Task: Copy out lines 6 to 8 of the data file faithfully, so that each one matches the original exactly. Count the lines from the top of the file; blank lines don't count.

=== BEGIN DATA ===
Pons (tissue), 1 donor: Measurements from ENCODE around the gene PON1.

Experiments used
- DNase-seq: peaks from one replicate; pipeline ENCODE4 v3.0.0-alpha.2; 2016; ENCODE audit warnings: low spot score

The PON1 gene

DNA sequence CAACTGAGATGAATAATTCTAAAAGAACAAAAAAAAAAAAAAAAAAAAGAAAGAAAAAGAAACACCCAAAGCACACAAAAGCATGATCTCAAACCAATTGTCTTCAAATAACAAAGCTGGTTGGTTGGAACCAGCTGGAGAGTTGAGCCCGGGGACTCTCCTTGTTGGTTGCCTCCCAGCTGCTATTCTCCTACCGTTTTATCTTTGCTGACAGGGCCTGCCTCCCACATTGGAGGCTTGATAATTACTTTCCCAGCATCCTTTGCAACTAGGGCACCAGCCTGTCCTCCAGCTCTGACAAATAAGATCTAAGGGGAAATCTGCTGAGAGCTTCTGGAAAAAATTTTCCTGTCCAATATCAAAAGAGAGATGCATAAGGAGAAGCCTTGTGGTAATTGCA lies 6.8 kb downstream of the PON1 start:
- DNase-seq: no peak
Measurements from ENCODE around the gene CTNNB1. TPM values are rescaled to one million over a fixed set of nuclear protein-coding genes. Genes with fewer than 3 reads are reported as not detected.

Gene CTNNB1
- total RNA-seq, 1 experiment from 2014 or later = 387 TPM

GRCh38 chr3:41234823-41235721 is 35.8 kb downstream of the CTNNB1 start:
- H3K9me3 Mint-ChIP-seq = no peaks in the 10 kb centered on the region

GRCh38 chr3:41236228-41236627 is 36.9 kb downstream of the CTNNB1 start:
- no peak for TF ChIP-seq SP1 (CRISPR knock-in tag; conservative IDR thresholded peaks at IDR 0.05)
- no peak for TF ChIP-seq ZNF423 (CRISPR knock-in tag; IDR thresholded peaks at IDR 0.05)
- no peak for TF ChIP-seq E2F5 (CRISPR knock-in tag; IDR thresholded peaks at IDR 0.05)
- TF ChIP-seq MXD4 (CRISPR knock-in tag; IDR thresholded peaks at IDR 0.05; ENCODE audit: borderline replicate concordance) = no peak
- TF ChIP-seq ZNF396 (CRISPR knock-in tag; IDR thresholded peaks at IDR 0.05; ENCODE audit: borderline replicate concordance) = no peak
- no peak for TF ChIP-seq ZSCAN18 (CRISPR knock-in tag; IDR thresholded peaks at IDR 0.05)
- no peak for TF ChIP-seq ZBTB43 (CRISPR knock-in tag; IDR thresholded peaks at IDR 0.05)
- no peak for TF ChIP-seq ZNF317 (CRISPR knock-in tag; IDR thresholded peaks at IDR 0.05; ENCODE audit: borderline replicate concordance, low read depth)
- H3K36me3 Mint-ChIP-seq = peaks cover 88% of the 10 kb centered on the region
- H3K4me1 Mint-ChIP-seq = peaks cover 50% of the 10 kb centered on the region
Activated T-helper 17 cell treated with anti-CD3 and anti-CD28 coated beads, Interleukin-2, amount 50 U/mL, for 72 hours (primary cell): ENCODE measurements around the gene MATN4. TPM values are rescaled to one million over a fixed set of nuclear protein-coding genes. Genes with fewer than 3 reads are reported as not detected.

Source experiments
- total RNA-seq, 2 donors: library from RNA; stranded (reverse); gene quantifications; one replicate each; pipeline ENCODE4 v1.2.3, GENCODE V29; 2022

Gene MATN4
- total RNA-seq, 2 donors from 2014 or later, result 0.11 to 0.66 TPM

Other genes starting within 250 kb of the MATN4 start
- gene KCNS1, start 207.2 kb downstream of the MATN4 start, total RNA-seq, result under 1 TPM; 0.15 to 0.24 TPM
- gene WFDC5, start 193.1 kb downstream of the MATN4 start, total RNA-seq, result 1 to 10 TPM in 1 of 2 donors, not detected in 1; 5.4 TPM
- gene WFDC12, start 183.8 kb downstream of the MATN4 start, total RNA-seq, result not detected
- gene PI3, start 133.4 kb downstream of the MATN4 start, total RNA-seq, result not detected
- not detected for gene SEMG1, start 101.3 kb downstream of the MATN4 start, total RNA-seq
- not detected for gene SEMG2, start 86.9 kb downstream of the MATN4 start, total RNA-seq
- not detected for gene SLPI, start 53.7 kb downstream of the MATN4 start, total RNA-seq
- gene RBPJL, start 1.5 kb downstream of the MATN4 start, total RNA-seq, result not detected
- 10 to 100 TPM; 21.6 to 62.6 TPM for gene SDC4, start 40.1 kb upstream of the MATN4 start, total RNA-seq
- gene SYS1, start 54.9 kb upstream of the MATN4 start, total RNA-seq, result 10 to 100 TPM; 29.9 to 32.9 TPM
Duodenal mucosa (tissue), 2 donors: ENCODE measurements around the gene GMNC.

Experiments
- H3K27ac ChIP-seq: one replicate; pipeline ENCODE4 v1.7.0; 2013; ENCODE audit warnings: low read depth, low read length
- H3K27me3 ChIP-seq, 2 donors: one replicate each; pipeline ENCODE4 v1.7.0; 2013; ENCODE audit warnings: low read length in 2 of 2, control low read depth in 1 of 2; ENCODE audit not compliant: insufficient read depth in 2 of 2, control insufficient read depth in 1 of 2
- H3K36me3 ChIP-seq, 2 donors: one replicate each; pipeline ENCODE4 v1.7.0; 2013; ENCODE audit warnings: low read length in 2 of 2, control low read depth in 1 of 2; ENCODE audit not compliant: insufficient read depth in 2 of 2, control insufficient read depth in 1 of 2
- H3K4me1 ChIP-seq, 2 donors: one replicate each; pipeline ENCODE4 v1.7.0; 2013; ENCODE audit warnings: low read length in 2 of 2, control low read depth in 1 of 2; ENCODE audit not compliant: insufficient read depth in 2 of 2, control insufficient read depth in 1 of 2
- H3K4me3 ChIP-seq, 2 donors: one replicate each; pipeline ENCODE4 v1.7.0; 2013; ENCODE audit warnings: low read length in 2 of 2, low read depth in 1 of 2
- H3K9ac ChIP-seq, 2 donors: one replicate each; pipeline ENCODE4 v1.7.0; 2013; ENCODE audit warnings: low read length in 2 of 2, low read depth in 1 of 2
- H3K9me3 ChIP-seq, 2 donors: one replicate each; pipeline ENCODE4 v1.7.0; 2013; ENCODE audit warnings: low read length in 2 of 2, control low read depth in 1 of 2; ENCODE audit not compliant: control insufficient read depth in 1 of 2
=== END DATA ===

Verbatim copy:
- DNase-seq: no peak
Measurements from ENCODE around the gene CTNNB1. TPM values are rescaled to one million over a fixed set of nuclear protein-coding genes. Genes with fewer than 3 reads are reported as not detected.

Gene CTNNB1